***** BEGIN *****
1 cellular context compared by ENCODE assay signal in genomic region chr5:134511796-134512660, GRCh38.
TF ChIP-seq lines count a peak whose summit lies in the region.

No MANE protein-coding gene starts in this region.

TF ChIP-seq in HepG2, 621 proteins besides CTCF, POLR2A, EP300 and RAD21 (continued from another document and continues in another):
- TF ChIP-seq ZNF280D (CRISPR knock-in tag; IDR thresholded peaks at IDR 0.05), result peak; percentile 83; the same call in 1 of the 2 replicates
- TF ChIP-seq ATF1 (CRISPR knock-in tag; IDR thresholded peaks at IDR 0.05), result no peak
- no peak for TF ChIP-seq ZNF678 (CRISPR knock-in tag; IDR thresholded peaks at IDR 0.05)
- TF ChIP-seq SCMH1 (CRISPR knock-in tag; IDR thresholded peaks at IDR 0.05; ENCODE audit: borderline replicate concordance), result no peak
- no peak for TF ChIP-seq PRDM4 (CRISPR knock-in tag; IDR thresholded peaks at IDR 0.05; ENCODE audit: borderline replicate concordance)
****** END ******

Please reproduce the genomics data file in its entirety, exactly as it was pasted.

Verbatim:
1 cellular context compared by ENCODE assay signal in genomic region chr5:134511796-134512660, GRCh38.
TF ChIP-seq lines count a peak whose summit lies in the region.

No MANE protein-coding gene starts in this region.

TF ChIP-seq in HepG2, 621 proteins besides CTCF, POLR2A, EP300 and RAD21 (continued from another document and continues in another):
- TF ChIP-seq ZNF280D (CRISPR knock-in tag; IDR thresholded peaks at IDR 0.05), result peak; percentile 83; the same call in 1 of the 2 replicates
- TF ChIP-seq ATF1 (CRISPR knock-in tag; IDR thresholded peaks at IDR 0.05), result no peak
- no peak for TF ChIP-seq ZNF678 (CRISPR knock-in tag; IDR thresholded peaks at IDR 0.05)
- TF ChIP-seq SCMH1 (CRISPR knock-in tag; IDR thresholded peaks at IDR 0.05; ENCODE audit: borderline replicate concordance), result no peak
- no peak for TF ChIP-seq PRDM4 (CRISPR knock-in tag; IDR thresholded peaks at IDR 0.05; ENCODE audit: borderline replicate concordance)